Hurricane Bill keeps Maritimes on storm watch
Cyclone a 'dangerous' Category 4 storm
Weather forecasters in the Maritimes are keeping a close eye on Hurricane Bill as it churns north in the Atlantic Ocean.
Bill strengthened to a dangerous Category 4 storm Wednesday morning as it neared the Leeward Islands, in the Caribbean. It's expected to head north and reach Atlantic Canada as a much weakened storm by Sunday.
CBC meteorologist Peter Coade said based on Wednesday's charts, the centre of Bill will move due south of Halifax on Sunday afternoon, pass between Guysborough County and Sable Island in the evening, and Glace Bay in Cape Breton around midnight.
Coade said the storm will lose much of its power as it travels north through cooler waters off the U.S. coast.
"In any event, the computers are pretty much in consensus that it is going to have an effect on us, and that will be in the form of heavy rain and likely strong northeast wind," he said.
Peter Bowyer, with the Canadian Hurricane Centre in Dartmouth, N.S., said a lot could change with Bill between now and Sunday. However, he said, it's prudent to prepare.
"It seems to be, for all intents and purposes, heading in our direction," said Bowyer. "So this is a really good time for folks to use this week and leading into the weekend to get ready for hurricane season."
Riding a scary wave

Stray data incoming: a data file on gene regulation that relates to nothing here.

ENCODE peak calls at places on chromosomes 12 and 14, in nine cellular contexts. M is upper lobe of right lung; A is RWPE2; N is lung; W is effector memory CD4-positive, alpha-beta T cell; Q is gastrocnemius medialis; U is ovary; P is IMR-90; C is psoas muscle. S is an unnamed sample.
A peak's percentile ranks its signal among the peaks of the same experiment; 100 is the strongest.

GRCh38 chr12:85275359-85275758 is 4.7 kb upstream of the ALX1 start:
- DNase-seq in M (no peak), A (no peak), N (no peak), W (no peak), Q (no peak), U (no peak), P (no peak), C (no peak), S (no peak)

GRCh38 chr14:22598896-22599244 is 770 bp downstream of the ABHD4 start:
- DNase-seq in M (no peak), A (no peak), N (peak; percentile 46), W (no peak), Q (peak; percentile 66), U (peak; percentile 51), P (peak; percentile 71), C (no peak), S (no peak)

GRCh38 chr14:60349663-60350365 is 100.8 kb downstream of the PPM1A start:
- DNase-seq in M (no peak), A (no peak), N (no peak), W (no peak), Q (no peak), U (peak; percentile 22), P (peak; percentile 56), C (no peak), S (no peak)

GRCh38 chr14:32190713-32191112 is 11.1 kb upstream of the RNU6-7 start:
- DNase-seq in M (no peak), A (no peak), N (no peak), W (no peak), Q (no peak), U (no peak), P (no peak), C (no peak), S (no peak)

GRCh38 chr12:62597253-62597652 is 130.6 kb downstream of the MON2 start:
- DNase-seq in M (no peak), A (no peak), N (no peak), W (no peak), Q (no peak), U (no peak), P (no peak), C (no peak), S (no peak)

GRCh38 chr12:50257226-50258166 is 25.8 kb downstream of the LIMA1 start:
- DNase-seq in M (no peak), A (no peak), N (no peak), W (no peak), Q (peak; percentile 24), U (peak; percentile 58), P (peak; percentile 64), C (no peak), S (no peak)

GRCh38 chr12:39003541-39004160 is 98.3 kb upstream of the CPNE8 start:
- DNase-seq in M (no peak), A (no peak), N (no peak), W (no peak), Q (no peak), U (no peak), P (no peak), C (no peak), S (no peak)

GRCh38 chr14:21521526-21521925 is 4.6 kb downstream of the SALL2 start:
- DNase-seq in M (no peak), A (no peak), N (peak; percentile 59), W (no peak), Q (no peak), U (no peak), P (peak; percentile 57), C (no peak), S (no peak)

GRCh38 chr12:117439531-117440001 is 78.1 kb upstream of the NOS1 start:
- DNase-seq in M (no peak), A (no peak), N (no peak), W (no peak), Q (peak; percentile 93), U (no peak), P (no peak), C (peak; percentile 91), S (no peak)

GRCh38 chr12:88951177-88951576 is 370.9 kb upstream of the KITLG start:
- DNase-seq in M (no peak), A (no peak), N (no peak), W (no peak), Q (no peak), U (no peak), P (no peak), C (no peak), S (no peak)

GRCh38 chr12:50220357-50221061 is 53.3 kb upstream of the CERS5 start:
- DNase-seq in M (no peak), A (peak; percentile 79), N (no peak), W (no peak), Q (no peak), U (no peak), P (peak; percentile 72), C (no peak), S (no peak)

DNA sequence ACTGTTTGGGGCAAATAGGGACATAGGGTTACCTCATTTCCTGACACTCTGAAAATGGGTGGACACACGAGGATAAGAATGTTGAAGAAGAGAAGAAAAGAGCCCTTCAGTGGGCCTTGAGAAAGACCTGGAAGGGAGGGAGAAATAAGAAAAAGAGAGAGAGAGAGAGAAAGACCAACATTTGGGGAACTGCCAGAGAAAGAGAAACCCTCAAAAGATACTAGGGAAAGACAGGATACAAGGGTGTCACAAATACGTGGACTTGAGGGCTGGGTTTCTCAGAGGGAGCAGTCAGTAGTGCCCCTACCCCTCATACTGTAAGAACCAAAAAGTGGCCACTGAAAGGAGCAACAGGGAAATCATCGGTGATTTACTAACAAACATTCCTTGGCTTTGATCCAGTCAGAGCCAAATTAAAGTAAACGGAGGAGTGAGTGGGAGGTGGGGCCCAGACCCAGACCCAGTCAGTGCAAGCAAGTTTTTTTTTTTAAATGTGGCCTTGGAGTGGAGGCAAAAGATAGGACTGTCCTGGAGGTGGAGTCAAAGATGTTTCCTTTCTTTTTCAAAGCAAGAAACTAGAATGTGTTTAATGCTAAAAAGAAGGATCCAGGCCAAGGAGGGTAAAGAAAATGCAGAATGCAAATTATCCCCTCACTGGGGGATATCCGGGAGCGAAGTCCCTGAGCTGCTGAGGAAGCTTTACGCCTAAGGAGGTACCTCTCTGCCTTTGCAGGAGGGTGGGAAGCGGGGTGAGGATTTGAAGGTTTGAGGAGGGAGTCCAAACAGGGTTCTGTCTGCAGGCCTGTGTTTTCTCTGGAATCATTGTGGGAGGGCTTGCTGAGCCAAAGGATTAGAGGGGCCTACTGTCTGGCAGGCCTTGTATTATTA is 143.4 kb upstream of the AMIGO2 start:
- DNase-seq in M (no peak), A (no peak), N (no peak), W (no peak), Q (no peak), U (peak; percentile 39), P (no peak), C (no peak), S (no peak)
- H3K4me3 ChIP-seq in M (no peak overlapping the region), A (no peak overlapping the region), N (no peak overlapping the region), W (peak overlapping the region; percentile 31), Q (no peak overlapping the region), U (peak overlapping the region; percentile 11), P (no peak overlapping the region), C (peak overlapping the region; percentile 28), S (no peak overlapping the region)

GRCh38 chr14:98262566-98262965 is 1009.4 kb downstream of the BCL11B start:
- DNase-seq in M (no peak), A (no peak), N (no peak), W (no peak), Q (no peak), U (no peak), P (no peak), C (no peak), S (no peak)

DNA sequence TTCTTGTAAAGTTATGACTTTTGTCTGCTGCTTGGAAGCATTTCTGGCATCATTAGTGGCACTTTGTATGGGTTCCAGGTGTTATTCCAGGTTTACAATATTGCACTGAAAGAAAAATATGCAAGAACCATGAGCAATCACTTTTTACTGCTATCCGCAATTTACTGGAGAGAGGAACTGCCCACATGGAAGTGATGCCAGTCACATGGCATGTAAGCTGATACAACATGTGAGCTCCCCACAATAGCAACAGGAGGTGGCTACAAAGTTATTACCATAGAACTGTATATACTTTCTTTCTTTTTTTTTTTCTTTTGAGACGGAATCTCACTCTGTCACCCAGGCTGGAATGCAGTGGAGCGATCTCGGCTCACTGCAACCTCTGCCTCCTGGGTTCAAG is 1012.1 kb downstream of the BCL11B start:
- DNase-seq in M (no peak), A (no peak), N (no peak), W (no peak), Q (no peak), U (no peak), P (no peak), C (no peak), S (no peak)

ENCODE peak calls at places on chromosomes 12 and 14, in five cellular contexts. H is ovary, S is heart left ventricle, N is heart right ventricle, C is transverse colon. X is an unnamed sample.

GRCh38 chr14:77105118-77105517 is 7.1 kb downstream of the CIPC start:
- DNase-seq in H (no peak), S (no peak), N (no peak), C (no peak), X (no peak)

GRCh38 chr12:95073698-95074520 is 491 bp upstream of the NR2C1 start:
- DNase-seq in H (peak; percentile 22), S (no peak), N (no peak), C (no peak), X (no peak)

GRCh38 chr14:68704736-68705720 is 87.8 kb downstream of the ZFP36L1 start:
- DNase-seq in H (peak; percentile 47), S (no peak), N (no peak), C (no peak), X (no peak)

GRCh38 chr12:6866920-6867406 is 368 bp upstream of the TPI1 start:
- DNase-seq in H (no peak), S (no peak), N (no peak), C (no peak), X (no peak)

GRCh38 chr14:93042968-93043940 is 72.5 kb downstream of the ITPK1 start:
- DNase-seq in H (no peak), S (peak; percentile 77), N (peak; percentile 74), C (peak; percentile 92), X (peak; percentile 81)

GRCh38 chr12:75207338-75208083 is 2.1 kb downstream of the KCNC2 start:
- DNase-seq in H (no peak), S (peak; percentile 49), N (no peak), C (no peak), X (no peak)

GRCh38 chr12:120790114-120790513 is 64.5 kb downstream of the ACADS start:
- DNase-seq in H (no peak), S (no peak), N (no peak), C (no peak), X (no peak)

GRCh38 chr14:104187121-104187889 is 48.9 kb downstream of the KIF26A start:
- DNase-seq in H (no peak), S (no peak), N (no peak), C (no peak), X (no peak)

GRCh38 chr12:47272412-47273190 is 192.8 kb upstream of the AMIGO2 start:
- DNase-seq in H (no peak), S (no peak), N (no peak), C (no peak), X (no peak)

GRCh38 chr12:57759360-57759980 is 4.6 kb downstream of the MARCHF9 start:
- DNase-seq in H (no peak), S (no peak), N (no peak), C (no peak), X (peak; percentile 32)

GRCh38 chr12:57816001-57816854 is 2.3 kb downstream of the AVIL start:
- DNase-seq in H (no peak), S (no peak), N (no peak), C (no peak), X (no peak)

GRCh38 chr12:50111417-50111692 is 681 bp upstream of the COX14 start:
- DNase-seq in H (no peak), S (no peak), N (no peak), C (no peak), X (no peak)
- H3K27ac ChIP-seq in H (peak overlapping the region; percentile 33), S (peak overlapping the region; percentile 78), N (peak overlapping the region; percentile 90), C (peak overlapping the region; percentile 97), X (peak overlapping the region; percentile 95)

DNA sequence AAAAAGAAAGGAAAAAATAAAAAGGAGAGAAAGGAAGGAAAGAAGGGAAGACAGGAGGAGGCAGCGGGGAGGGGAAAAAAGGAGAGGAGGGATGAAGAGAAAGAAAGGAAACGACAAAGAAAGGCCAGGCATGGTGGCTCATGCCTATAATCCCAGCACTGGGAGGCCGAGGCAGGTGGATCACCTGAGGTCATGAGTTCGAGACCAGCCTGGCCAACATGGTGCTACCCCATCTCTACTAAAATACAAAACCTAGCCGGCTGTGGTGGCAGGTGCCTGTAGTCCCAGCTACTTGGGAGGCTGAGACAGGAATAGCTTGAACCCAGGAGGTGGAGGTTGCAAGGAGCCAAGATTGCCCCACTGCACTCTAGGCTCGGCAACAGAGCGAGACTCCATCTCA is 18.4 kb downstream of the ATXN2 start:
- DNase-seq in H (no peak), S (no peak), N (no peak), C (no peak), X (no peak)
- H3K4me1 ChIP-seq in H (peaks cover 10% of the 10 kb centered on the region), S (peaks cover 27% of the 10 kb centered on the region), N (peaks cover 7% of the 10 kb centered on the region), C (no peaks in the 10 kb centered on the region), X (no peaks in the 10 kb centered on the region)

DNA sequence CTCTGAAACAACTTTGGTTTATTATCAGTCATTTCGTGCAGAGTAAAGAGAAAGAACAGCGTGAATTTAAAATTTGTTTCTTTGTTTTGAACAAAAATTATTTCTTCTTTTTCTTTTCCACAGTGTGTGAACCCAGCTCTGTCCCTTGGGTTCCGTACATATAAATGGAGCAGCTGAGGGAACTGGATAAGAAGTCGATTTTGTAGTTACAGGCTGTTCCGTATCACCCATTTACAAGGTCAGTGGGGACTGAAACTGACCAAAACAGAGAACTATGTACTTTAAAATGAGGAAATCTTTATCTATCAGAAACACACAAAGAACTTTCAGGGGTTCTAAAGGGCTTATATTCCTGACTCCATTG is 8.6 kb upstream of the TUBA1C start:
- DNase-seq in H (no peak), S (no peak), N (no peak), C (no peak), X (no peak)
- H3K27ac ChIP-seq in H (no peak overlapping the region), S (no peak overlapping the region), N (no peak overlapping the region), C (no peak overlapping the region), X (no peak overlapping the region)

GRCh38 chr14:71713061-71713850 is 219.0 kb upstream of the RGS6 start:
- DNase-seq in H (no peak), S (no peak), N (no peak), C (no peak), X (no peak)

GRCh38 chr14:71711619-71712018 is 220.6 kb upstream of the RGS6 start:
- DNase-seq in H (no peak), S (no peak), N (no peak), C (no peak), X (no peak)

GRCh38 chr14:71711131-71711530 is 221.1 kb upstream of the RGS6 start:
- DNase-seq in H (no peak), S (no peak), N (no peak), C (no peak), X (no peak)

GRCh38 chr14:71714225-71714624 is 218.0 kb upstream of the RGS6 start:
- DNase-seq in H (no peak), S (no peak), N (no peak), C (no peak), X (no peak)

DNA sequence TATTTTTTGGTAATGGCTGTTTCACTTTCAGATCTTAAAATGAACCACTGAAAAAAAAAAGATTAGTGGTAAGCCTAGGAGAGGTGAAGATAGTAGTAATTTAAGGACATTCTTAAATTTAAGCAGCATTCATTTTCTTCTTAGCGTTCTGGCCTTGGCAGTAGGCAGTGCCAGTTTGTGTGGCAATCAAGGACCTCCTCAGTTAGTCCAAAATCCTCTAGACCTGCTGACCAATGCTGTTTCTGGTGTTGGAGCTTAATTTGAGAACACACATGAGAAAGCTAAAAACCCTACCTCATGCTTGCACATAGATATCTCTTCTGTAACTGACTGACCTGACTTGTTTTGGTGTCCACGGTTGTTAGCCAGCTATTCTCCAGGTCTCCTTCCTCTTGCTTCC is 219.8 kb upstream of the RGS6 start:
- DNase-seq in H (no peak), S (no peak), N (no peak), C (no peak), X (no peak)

Surfers are preparing for big waves. Lesley Choyce, a veteran surfer in Lawrencetown, N.S., said it may be a big thrill for some, but he worries about less experienced surfers.
"I watch new guys who are just learning, and it's a whole lot more dangerous for them and they make a heck of a lot of bad decisions surfing in conditions that they're really not prepared for," said Choyce.
Hurricanes are categorized on the Saffir-Simpson scale from one to five, indicating the storm's intensity at a given time.
At 11 p.m. AT Wednesday, Bill was an "extremely dangerous" Category 4 hurricane, according to the U.S. National Hurricane Center.
Its eye was about 505 kilometres northeast of the Leeward Islands and 1,415 kilometres south-southeast of Bermuda and the storm was moving northwest at about 29 km/h.
An aircraft sent out to the storm found it had sustained winds of 215 km/h with higher velocity gusts, and hurricane-force winds extending up to 140 kilometres from the eye, the centre said. Further strengthening was possible over the next 24 hours.
Wind shear and warm waters are providing the necessary factors to maintain a hurricane, said Todd Kimberlain, a forecaster with the centre.
"Those are two essential ingredients not just for the formation but also the maintenance of hurricanes," he said.
The hurricane centre warned the Leeward Islands and Bermuda to be on guard as the first hurricane of the Atlantic season roared by them.
'Keeping an eye on it'
Bermuda is expected to take the worst hit from the storm, Kimberlain said.
"We are keeping an eye on it for sure," said Nick Camizzi, a forecaster with Bermuda's weather service.
But the exact path of the hurricane is still unclear and it may pass between the islands and the United States without making landfall, the hurricane centre said.
Residents on islands in the northeast Caribbean and along the eastern coast of the southern United States should also expect wave swells and rip currents through at least Saturday, the centre said.
The two other named storms of the Atlantic hurricane season, Ana and Claudette, have had little effect on any mainland communities.
With files from The Associated Press